Court Rules Sexual Harassment Probe Is Public Record

Sexual harassment in the workplace is a serious matter, though it often goes unreported and unpunished. A Santa Monica teacher who was accused of sexual harassment by his teacher recently learned that the court is requiring the district to make his reprimand letter public in an effort to provide greater transparency to the allegations and the punishment.

A Los Angeles appeals court recently ruled that parents are lawfully allowed to review records of how a Santa Monica High School teacher violated the school district's sexual harassment policy. The Second District Court of Appeal in Los Angeles determined parents have a substantial interest in understanding how the school district handled the teacher's involvement with a student and what was reportedly done to remedy the sexual harassment.

The facts leading to the court matter involve a 13-year-old girl who alleged that her math teach sexually harassed her. While no criminal action was taken against the teacher, the school district reprimanded the teacher and suspended him from teaching for a month. Following the 3-0 court ruling, the school district in question must relinquish the letter of reprimand the teacher received, along with other records of the November 2008 investigation, minus the name of the victim and witnesses.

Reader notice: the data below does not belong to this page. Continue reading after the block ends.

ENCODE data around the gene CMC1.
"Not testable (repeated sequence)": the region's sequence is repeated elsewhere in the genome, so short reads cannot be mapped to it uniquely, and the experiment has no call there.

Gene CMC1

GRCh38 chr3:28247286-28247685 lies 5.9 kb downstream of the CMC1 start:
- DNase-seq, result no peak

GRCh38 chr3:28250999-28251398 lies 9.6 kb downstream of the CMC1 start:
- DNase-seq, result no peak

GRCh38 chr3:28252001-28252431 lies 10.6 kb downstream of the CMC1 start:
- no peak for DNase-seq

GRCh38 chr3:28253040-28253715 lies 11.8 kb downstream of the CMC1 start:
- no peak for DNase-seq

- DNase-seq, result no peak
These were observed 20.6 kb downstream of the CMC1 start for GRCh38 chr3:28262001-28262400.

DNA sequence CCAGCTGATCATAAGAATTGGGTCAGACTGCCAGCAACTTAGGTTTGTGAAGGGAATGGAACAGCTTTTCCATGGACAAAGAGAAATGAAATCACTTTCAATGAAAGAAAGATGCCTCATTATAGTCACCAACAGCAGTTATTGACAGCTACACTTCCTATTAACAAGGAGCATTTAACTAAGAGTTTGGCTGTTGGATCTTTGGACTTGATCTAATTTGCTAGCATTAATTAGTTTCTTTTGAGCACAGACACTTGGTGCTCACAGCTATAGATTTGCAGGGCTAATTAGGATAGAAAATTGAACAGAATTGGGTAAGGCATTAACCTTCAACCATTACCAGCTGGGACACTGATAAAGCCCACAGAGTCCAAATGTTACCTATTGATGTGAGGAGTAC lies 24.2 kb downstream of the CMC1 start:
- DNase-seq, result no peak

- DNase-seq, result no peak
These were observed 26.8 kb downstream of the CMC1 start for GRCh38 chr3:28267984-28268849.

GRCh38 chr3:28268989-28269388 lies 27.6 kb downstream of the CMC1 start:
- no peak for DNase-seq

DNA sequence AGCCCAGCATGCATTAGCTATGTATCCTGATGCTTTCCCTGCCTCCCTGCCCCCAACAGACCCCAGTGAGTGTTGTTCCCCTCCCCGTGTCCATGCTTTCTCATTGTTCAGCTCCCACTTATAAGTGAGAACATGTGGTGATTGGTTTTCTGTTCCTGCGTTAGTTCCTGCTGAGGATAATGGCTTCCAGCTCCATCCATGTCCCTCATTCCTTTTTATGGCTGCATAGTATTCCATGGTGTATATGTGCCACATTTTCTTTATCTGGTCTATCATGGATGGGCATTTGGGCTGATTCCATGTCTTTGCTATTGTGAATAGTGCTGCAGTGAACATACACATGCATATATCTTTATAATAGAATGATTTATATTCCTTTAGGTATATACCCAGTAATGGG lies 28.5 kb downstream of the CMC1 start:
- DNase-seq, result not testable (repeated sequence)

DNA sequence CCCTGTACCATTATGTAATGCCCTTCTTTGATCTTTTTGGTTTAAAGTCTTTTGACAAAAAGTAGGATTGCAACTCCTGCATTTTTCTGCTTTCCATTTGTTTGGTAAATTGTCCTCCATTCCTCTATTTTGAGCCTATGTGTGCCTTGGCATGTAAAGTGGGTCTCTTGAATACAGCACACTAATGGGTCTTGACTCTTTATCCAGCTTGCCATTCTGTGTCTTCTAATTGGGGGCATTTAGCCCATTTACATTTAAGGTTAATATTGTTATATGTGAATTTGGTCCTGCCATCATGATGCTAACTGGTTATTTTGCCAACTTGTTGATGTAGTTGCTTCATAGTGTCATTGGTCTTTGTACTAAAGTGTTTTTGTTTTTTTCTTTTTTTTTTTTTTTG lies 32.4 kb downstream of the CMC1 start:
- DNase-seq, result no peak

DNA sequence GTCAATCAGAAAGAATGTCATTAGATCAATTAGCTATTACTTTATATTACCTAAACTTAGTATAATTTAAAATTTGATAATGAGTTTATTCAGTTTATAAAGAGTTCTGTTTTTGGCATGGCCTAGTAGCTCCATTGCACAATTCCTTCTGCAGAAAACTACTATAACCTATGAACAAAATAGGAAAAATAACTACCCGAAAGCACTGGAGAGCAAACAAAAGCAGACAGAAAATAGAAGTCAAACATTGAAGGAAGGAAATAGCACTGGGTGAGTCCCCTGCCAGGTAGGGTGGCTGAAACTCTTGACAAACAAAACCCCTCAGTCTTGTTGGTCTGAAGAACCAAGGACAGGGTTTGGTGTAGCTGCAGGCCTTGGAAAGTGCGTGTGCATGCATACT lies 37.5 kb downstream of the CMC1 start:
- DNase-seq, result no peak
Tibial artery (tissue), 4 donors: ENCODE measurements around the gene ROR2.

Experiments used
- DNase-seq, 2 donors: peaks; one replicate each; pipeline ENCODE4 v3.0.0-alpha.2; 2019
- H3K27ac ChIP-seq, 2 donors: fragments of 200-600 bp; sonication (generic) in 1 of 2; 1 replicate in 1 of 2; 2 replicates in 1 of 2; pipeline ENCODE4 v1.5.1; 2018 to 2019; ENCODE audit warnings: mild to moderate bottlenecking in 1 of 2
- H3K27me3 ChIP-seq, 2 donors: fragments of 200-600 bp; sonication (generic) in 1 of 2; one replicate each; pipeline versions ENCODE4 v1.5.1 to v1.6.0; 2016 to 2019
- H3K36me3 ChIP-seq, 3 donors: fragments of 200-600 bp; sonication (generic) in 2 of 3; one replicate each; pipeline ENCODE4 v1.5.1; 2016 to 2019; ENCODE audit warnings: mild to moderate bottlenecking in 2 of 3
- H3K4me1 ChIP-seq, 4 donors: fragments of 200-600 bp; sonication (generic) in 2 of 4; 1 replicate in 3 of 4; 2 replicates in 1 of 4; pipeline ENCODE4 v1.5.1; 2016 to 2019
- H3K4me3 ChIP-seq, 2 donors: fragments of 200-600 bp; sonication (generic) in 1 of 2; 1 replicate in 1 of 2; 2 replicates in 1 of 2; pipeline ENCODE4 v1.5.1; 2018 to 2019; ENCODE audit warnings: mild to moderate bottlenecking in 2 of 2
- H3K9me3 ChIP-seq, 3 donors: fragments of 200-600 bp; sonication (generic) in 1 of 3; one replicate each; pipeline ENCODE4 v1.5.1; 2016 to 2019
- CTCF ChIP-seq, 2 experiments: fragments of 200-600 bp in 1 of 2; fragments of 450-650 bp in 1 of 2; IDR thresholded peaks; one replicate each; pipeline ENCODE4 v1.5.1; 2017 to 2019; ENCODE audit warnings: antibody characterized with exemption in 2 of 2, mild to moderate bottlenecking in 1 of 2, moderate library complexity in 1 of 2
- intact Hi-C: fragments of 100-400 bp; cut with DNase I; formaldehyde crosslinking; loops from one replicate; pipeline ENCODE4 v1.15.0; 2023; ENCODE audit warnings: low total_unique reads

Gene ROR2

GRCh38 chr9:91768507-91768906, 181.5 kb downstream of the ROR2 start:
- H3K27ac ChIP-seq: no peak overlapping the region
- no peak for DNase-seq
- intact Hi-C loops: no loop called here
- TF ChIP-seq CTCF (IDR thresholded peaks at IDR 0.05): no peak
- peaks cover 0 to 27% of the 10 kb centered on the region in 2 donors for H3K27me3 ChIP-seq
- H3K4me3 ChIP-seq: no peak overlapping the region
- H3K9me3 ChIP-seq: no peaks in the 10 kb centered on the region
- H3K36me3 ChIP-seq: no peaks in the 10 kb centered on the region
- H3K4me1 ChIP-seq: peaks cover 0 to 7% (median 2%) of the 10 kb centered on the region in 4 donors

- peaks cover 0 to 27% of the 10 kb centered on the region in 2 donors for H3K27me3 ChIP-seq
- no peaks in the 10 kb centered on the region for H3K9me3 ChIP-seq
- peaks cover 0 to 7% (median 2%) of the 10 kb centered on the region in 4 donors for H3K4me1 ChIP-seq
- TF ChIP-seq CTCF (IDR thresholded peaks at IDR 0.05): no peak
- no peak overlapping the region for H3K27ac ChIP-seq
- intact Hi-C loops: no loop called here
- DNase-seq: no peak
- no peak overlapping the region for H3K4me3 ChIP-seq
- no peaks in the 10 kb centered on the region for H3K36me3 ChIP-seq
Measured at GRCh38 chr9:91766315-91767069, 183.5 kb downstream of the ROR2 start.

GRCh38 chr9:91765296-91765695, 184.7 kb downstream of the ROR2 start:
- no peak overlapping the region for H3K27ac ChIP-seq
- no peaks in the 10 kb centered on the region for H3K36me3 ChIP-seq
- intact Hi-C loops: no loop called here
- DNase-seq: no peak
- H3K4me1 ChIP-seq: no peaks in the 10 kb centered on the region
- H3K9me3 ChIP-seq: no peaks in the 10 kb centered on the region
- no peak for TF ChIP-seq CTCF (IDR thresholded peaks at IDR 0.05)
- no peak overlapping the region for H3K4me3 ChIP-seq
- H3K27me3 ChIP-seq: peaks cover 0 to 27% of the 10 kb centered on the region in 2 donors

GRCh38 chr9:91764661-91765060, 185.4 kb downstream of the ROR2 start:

Basis for the Sexual Harassment Reprimand Decision

The teacher is in a position of trust and responsibility, the court ruled, and even if no misconduct was found, the complaint was "well-founded and substantial." The school district is required to hand over its documents regarding the harassment because of the trust placed in teachers.

From an employee's standpoint, having access to internal documents divulging the handling of sexual harassment claims provides insight into whether legal action ought to have been taken against the teacher. Despite the favorable ruling for the students and their families, the court stipulated that people who want to see government records after an employee has taken them to court are not entitled to receive attorneys' fees.

An attorney representing one of parents said the court's decision will make it more difficult for people to access government records and guarantee their rights are being protected. Without the availability of attorneys' fees, it may be cost prohibitive for parents to seek public disclosure of otherwise private investigations.

Additionally, experts believe employees may become less enticed to assist in sexual harassment investigations of coworkers for fear their testimony could be made public. The attorney recommends public employees should not worry about what they say if they are obeying the rules and standard procedures of the workplace. The school district has yet to release the records and it is unknown whether how or when will follow the court's decision.